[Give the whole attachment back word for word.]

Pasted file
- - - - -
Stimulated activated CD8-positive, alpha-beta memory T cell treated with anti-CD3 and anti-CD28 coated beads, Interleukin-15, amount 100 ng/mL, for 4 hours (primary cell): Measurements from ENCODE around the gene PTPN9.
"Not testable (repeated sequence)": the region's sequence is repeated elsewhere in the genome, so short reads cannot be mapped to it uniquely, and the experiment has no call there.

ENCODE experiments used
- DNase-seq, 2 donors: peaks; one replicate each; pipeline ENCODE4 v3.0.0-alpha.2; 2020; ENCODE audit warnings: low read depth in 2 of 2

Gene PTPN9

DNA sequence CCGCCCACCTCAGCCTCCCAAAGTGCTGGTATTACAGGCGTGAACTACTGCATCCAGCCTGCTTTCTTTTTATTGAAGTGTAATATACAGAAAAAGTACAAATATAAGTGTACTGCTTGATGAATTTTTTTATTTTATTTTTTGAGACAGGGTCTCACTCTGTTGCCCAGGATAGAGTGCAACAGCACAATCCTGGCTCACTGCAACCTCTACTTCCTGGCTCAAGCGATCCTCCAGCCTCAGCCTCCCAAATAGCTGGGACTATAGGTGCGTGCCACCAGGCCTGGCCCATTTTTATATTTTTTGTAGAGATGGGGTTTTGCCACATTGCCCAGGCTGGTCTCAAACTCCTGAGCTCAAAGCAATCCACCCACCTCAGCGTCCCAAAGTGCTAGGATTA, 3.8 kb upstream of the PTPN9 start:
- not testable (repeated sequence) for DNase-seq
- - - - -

Stimulated activated CD8-positive, alpha-beta memory T cell treated with anti-CD3 and anti-CD28 coated beads, Interleukin-15, amount 100 ng/mL, for 4 hours (primary cell): Measurements from ENCODE around the gene PTPN9.
"Not testable (repeated sequence)": the region's sequence is repeated elsewhere in the genome, so short reads cannot be mapped to it uniquely, and the experiment has no call there.

ENCODE experiments used
- DNase-seq, 2 donors: peaks; one replicate each; pipeline ENCODE4 v3.0.0-alpha.2; 2020; ENCODE audit warnings: low read depth in 2 of 2

Gene PTPN9

DNA sequence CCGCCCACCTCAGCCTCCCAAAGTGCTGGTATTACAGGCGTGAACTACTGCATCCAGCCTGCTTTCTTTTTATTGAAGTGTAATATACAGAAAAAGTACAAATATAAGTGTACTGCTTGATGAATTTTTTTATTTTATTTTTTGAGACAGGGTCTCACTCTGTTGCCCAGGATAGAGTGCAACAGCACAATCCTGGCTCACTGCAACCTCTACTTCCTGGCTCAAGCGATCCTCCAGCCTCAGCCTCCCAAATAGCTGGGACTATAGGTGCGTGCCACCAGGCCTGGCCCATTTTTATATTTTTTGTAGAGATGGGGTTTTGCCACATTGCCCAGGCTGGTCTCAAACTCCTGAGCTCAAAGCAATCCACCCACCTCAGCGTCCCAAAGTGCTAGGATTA, 3.8 kb upstream of the PTPN9 start:
- not testable (repeated sequence) for DNase-seq